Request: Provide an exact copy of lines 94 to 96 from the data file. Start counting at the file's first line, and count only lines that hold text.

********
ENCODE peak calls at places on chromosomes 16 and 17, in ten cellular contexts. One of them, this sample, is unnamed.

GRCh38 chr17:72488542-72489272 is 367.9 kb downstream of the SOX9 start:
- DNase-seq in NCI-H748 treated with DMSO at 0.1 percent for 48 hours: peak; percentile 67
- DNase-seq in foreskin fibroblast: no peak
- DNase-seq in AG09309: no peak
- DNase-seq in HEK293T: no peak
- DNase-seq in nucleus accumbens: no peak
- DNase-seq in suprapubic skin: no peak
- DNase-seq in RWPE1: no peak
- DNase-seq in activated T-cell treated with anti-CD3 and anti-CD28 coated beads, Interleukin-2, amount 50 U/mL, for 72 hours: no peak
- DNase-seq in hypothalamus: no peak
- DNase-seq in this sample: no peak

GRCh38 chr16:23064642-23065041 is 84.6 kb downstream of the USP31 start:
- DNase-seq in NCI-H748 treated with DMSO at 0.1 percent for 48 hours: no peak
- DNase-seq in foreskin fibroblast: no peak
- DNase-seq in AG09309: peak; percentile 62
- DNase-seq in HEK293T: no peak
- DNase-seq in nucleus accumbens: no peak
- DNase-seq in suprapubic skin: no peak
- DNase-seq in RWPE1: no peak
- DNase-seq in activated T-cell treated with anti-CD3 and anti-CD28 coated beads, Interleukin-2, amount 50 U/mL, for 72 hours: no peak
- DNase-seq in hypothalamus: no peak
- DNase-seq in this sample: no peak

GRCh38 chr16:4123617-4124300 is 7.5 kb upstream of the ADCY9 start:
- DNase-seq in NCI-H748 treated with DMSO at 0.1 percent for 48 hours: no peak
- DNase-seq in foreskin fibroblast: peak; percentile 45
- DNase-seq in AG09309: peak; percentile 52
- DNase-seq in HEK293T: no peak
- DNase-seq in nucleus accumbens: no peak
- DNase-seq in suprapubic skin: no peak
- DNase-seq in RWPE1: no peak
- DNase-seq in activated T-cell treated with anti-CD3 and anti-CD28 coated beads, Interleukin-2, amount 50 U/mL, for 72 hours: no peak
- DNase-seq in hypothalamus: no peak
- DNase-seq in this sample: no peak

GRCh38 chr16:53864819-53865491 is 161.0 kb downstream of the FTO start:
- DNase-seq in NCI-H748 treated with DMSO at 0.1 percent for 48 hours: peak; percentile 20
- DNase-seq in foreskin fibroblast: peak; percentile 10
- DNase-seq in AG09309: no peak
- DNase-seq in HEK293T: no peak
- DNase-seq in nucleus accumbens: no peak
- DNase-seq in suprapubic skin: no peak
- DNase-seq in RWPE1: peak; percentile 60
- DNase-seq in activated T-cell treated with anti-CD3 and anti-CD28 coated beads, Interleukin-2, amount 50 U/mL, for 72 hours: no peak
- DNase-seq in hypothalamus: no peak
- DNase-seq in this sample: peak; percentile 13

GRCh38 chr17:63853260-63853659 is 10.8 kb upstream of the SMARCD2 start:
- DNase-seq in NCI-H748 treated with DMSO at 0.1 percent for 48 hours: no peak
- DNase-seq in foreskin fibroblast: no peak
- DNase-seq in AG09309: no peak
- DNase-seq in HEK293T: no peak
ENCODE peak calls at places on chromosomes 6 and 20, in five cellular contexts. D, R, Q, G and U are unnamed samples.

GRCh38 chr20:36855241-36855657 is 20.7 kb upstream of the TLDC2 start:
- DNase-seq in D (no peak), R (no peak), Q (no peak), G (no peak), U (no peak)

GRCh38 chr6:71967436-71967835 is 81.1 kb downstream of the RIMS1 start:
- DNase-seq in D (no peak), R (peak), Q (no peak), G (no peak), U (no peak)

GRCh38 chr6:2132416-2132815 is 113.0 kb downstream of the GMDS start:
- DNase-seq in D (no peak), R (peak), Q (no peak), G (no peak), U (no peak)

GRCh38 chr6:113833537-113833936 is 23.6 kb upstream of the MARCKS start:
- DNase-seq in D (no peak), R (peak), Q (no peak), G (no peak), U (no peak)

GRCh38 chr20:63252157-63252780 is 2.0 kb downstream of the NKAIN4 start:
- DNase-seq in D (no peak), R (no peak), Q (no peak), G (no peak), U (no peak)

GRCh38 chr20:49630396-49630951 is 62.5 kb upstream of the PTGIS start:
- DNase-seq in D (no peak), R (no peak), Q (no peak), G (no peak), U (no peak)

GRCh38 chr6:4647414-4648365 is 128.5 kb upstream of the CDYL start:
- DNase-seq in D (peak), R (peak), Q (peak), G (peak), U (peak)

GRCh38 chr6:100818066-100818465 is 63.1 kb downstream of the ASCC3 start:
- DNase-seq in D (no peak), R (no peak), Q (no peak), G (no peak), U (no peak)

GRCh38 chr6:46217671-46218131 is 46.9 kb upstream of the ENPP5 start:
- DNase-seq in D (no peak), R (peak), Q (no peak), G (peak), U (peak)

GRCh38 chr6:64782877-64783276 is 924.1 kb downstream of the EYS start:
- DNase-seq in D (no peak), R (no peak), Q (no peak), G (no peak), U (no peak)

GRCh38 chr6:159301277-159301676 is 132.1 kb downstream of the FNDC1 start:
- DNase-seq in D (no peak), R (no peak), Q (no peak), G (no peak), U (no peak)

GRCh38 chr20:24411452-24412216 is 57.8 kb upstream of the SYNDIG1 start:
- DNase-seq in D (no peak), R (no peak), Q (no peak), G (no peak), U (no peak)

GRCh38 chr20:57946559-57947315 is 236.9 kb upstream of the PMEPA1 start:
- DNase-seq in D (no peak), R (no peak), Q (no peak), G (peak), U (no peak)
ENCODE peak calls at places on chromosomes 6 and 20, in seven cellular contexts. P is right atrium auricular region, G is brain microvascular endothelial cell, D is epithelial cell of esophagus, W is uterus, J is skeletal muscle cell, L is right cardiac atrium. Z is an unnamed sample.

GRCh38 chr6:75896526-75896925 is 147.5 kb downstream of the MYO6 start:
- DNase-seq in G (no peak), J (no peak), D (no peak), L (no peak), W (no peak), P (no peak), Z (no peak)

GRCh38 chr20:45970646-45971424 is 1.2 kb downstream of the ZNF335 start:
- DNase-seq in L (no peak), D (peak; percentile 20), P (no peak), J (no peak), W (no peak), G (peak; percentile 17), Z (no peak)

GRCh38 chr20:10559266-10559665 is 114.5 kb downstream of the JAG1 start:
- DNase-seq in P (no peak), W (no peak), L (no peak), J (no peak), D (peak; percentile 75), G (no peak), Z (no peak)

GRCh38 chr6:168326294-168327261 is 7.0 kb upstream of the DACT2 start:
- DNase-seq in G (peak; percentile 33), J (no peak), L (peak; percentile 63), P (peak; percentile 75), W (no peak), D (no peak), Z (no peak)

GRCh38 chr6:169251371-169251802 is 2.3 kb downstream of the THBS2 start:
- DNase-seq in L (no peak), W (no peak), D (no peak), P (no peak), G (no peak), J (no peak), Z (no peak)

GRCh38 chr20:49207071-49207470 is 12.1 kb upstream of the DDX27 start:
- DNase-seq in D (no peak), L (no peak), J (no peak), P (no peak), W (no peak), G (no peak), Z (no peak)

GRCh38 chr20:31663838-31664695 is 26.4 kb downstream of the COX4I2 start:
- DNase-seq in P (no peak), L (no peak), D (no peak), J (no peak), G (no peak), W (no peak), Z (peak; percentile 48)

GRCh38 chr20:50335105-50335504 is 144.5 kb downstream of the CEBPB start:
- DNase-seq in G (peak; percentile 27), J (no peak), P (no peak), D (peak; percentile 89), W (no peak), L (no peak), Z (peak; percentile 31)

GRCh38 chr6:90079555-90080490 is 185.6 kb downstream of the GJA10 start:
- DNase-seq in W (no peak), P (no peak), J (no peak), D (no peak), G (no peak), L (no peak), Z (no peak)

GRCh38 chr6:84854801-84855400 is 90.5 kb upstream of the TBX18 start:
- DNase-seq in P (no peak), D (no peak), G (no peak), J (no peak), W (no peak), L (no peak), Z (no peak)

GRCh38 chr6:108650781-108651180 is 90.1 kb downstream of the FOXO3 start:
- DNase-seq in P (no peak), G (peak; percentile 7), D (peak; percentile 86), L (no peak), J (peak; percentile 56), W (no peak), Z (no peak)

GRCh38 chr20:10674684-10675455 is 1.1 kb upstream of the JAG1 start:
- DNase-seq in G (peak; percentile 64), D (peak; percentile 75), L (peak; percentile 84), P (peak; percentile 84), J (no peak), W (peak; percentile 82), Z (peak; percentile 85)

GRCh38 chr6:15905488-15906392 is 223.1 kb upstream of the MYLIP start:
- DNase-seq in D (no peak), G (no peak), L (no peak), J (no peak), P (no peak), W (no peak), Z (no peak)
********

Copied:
- DNase-seq in G (peak; percentile 27), J (no peak), P (no peak), D (peak; percentile 89), W (no peak), L (no peak), Z (peak; percentile 31)

GRCh38 chr6:90079555-90080490 is 185.6 kb downstream of the GJA10 start:
- DNase-seq in W (no peak), P (no peak), J (no peak), D (no peak), G (no peak), L (no peak), Z (no peak)